Break in Case of Emergency
* This article was originally published on Dec. 5, 2018. It has been updated for 2021.
If you subscribe to some of the same news sources as me, you probably heard a certain statistic repeated throughout much of the last year. While it’s from a 2018 report from The Federal Reserve, it was brought to new light during the pandemic as businesses shuttered and layoffs increased, leaving many with an uncertain financial outlook:
“Four in 10 adults in 2017 would either borrow, sell something, or not be able pay if faced with a $400 emergency expense.”
I heard it again just last week, and it made me realize that it was time for an update to this blog. Why? While that statistic is nothing new, the way I’ve thought about an “emergency fund” has changed. So much so, in fact, that I tend to call it by another name nowadays.
But, before we get to that bit, here’s a little personal story about the importance of such a fund …
A while back, I discovered something no homeowner ever wants to discover: My water heater’s tank failed in spectacular fashion. After a frantic phone call or two — by the wee hours of the next morning — I had most of the water collected in a wet vac, the carpet pulled up leaving the pad exposed, and an industrial size dehumidifier running.
“Phew,” I thought, “I got it licked.” And thankfully, by that afternoon, I managed to get the old water heater out and a new one in, up, and running.
Although I got no sleep that night, it’s great because it’s a lesson we can all learn from: the importance of having a financial emergency reserve.
Preparation is key
The fact is that an emergency reserve is so critical to everyone’s financial plan that it should be savings goal number one in almost all cases across the board. Without an emergency reserve, the options for dealing with an immediate unforeseen $1,000 need — for instance, like a water heater failing — or even a $400 need typically involve taking on debt or stopping contributions to other longer-term savings goals.
Taking on debt can prove costly, of course, and stopping contributions to long-term savings goals can present problems — magnified by the loss of several periods of compounding return potential.
The big question
I’ve probably mentioned the idea of an emergency/opportunity reserve to you in one (or many) of our meetings. When I mentioned it the first time, you were probably asking, “How much should I have reserved?”
The truth is that it is somewhat subjective and can change often, but there are some good rules to follow that can help in arriving at a number. Sure, you could head to your RightCapital account and check out the “Liquidity” tab in your “Dashboard,” but you might still be left with questions.
That’s because you could pull the “Liquidity Target” slider all the way up to 12 months and end up with too much of a liquid cash reserve, meaning you have surplus money hanging around doing very little for you. (And it could be better applied elsewhere in your financial plan.)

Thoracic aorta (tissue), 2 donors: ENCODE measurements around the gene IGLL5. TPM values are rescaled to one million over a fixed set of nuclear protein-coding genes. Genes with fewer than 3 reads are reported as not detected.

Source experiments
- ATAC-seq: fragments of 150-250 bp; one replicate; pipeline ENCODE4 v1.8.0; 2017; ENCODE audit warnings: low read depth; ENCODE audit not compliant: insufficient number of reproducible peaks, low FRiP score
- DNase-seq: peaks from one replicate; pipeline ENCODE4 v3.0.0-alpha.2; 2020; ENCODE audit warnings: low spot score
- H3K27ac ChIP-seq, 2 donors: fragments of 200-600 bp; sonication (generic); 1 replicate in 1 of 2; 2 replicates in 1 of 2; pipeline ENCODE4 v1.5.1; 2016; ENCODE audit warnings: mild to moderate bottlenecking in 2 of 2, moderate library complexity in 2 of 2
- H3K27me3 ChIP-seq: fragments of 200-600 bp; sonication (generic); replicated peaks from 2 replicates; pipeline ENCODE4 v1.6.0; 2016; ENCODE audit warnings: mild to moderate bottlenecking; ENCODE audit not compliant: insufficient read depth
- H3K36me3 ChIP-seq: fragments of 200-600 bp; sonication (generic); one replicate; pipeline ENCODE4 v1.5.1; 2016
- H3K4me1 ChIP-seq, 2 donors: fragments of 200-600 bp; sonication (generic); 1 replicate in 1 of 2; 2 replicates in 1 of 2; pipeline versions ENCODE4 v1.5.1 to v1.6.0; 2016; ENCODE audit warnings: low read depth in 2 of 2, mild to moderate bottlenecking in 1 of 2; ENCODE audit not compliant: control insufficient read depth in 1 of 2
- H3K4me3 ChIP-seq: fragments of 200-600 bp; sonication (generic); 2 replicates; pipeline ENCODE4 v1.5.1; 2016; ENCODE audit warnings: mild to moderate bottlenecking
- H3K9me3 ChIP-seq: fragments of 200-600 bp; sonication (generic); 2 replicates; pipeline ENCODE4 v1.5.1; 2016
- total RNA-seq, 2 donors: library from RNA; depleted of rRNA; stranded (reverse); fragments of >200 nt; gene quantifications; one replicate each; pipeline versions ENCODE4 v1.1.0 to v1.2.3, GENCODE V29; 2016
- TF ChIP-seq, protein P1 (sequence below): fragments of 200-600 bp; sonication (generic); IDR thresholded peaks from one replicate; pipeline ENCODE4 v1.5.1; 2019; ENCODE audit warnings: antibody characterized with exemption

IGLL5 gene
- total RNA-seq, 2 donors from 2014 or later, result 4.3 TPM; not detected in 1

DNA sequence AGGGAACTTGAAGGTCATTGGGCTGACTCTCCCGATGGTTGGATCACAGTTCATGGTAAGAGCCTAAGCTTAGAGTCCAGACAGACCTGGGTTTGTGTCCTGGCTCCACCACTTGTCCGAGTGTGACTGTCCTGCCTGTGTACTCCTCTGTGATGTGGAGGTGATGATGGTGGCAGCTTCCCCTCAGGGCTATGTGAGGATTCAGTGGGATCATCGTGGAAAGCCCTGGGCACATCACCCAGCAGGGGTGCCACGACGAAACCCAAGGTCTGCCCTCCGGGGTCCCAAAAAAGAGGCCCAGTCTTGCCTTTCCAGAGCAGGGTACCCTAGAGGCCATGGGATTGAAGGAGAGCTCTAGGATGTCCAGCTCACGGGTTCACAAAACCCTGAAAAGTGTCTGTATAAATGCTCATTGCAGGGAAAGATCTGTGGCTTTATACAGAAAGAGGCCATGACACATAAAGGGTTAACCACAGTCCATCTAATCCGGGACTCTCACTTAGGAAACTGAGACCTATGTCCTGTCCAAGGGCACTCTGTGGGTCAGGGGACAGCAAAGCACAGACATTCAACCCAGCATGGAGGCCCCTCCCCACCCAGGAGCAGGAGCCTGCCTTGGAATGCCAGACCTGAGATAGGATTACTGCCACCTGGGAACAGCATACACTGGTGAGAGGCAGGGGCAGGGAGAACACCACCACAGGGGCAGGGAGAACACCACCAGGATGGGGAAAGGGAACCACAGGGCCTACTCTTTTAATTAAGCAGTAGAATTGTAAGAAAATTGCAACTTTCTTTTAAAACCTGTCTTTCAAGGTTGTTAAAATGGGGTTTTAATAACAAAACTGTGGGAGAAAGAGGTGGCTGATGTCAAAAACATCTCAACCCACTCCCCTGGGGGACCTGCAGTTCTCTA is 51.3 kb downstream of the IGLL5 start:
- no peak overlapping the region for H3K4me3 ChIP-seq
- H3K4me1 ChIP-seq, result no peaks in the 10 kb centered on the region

The baseline starting point for such a fund is three months of expenses. If you were starting from $0 today and just needed to go somewhere as a goal for your reserve, three months of expenses is a great start. The key here is to focus on your expenses, not your income when determining your target number.
Now, if you’re a single-source-income family with kids and that source of income is variable — for instance, being paid on commission or relying heavily on bonuses — the target multiplier is probably six to eight months of expenses.
Taking into account your family’s income source scenario, the number of mouths to feed, and more, you’ll probably find that you’ll fall somewhere in that range. However, once you have more than a year’s worth of expenses just hanging out in a basic savings account, you’ll also probably find that you’re better served doing something a little more productive with that excess.
An Emergency Fund by Another Name
Did you catch what I did up there?
You might have noticed that I deviated from “emergency reserve” and called it by its new name, emergency/opportunity reserve. That’s because, if you’re able to backfill your reserve fairly easily, you can use it for opportunities, too, like funding your IRA or getting a great deal on an item or experience on your goals list.
And if you’re still wondering how much you should have in your emergency/opportunity reserve — or if something has changed that could affect that number — it’s a good time to get your next meeting on the calendar. This is especially true if your expenses have changed significantly, like adding to your family or finding yourself in an empty nest, as well as when your income changes drastically, leading to differences in your expenses.
We’re here to help you dial yours in so you can handle an emergency with financial confidence — or make the most of the next opportunity that comes your way.
If you have questions, try the chat feature at the lower-left corner of this page.